Constructivist Learning


Learning theories, taxonomies, and instructional models have been articulated to explain cognitive development and to outline the needs of diverse learners. For example, constructivist learning theorists Piaget, Vygotsky, and Bruner explained learning as an interactive developmental process. Krathwohl, Bloom, and Masia developed a taxonomy that categorizes cognitive and affective learning into six levels of understanding: knowledge, comprehension, application, analysis, synthesis, and evaluation. Johnson and Johnson outlined a model for cooperative learning. These theories, taxonomies, and models were synthesized by Marzano and incorporated into a framework for constructivist teaching and learning.

Constructivist learning theorists view learning as a highly interactive process, where students construct personal meaning from new information and ideas that are presented in socially supportive contexts. Learning depends on making connections between new information and previous experiences stored in long-term memory. To be meaningful,learning must be integrated with what is already known, and then applied in new situations. The complexity of understandings that students construct depends on the stage of cognitive development they have reached. Conversely, as students mature, their understandings evolve and deepen as they move through stages of cognitive development.

Understanding is much more than remembering new information. For understanding to develop, knowledge must be internalized, transformed, and applied in new contexts. Students develop deeper understanding when they restructure and reorganize new information by deliberately applying a variety of reasoning skills. Over-riding these skills is critical thinking, which involves the use of specific criteria and evidence to make reasoned judgements.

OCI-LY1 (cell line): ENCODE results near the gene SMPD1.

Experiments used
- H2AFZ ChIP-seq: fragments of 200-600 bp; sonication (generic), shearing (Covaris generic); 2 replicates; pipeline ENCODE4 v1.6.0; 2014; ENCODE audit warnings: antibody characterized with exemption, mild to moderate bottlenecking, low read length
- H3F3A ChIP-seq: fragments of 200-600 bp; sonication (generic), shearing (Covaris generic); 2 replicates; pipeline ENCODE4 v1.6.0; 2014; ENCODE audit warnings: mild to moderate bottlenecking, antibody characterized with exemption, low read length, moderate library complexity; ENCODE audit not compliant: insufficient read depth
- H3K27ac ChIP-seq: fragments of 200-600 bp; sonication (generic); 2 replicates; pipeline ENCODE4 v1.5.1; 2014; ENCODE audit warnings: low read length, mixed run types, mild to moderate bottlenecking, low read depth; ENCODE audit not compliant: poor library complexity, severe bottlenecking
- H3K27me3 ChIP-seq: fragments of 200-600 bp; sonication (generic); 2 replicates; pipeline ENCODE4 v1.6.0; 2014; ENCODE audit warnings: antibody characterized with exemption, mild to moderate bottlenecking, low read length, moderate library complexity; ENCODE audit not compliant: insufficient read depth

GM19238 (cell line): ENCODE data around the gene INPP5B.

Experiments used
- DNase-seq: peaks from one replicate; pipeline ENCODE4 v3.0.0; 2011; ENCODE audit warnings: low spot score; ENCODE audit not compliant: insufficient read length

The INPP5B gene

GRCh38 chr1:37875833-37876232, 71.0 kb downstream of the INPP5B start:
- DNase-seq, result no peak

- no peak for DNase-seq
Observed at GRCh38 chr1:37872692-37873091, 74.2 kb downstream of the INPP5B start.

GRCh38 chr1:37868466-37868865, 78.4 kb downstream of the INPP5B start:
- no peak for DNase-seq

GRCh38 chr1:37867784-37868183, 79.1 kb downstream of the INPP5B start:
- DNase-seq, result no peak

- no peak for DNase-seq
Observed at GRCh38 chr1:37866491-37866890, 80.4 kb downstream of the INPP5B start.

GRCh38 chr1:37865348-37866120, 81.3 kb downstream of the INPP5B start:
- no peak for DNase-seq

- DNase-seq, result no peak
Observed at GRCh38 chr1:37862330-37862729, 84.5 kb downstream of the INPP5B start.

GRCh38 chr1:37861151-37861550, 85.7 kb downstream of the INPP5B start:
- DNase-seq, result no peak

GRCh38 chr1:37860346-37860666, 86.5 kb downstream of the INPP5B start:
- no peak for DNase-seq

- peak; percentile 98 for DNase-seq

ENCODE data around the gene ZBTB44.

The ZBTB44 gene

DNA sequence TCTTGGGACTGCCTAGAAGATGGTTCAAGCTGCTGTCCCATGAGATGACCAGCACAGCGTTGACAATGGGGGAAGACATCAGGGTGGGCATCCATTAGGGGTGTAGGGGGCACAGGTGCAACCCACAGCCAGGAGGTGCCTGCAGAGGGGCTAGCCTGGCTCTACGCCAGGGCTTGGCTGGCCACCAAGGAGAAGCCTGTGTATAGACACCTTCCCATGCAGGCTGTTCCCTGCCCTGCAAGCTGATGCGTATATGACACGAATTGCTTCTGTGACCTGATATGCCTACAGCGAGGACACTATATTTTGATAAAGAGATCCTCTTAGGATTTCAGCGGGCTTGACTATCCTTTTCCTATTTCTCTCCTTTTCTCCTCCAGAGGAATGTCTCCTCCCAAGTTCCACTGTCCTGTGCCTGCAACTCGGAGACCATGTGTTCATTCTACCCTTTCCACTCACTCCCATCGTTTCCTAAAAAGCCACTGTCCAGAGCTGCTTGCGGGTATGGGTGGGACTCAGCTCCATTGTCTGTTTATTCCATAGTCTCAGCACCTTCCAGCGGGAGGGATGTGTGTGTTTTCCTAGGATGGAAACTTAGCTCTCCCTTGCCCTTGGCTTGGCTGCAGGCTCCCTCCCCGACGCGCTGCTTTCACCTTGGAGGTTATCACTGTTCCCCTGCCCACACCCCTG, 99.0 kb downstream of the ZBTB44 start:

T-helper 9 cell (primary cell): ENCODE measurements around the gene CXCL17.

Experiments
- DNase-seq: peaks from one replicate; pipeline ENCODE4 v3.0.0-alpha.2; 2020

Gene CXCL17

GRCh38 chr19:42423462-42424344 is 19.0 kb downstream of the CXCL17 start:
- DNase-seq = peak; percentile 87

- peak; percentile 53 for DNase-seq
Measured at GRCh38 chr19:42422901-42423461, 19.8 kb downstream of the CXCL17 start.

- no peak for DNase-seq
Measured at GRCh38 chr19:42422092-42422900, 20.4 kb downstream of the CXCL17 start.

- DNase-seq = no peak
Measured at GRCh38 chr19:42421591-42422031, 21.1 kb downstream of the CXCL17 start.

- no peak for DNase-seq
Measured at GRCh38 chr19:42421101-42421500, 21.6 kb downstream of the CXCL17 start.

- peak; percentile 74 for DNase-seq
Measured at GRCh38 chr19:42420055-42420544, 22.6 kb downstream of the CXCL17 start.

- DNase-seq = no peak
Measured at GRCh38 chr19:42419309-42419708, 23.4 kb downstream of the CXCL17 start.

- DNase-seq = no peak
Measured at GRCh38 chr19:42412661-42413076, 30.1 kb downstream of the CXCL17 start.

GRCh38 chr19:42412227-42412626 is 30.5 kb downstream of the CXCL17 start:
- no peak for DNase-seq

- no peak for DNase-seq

At the most sophisticated level, understanding means synthesizing information and ideas by combining higher-level, critical, and creative thinking processes. Students demonstrate their understanding by inventing, designing, and/or creating original products.

Marzano’s framework for teaching and learning is particularly relevant to the Developmental Continuum for Literacy with ICT because it explains five dimensions of understanding and attitude:
  1. developing positive attitudes and perceptions
  2. acquiring knowledge and skills
  3. extending and refining knowledge
  4. using knowledge meaningfully
  5. developing productive habits of mind

Dimensions two, three, and four are represented across three stages of thinking in the Cognitive Domain portion of the continuum. Dimensions one and five are represented in the Affective Domain portion of the continuum.

Reference:
Literacy with ICT Across the Curriculum. Section 2: Supporting Principles. http://www.edu.gov.mb.ca/k12/tech/lict/resources/handbook/index.html


Resources for Constructivist Learning


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